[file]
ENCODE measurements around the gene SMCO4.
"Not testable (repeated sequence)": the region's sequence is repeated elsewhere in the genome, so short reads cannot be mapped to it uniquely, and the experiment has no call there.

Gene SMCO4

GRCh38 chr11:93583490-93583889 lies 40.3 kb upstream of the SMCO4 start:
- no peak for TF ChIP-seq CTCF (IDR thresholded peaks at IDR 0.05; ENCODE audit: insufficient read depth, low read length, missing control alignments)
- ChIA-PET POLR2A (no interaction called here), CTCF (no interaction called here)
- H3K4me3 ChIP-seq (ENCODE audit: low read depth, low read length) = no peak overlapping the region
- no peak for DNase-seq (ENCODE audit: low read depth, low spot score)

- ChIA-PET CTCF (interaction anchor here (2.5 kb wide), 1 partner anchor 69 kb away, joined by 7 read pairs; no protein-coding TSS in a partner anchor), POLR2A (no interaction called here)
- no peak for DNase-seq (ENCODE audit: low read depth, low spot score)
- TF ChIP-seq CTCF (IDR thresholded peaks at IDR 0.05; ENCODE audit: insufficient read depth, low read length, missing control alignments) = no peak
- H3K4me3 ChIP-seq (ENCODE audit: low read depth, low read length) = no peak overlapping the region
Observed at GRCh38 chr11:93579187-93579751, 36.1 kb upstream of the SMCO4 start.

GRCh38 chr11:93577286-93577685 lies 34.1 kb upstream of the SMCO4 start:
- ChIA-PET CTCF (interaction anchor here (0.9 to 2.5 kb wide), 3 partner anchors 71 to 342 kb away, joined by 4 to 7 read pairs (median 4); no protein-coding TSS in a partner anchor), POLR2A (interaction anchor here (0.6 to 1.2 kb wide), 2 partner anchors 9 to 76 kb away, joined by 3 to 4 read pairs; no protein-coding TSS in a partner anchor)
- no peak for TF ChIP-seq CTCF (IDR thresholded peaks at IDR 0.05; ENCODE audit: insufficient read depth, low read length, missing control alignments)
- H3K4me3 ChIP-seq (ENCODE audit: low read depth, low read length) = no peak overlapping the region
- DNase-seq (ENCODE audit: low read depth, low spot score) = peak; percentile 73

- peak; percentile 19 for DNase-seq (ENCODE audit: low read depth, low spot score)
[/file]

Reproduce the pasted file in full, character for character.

ENCODE measurements around the gene SMCO4.
"Not testable (repeated sequence)": the region's sequence is repeated elsewhere in the genome, so short reads cannot be mapped to it uniquely, and the experiment has no call there.

Gene SMCO4

GRCh38 chr11:93583490-93583889 lies 40.3 kb upstream of the SMCO4 start:
- no peak for TF ChIP-seq CTCF (IDR thresholded peaks at IDR 0.05; ENCODE audit: insufficient read depth, low read length, missing control alignments)
- ChIA-PET POLR2A (no interaction called here), CTCF (no interaction called here)
- H3K4me3 ChIP-seq (ENCODE audit: low read depth, low read length) = no peak overlapping the region
- no peak for DNase-seq (ENCODE audit: low read depth, low spot score)

- ChIA-PET CTCF (interaction anchor here (2.5 kb wide), 1 partner anchor 69 kb away, joined by 7 read pairs; no protein-coding TSS in a partner anchor), POLR2A (no interaction called here)
- no peak for DNase-seq (ENCODE audit: low read depth, low spot score)
- TF ChIP-seq CTCF (IDR thresholded peaks at IDR 0.05; ENCODE audit: insufficient read depth, low read length, missing control alignments) = no peak
- H3K4me3 ChIP-seq (ENCODE audit: low read depth, low read length) = no peak overlapping the region
Observed at GRCh38 chr11:93579187-93579751, 36.1 kb upstream of the SMCO4 start.

GRCh38 chr11:93577286-93577685 lies 34.1 kb upstream of the SMCO4 start:
- ChIA-PET CTCF (interaction anchor here (0.9 to 2.5 kb wide), 3 partner anchors 71 to 342 kb away, joined by 4 to 7 read pairs (median 4); no protein-coding TSS in a partner anchor), POLR2A (interaction anchor here (0.6 to 1.2 kb wide), 2 partner anchors 9 to 76 kb away, joined by 3 to 4 read pairs; no protein-coding TSS in a partner anchor)
- no peak for TF ChIP-seq CTCF (IDR thresholded peaks at IDR 0.05; ENCODE audit: insufficient read depth, low read length, missing control alignments)
- H3K4me3 ChIP-seq (ENCODE audit: low read depth, low read length) = no peak overlapping the region
- DNase-seq (ENCODE audit: low read depth, low spot score) = peak; percentile 73

- peak; percentile 19 for DNase-seq (ENCODE audit: low read depth, low spot score)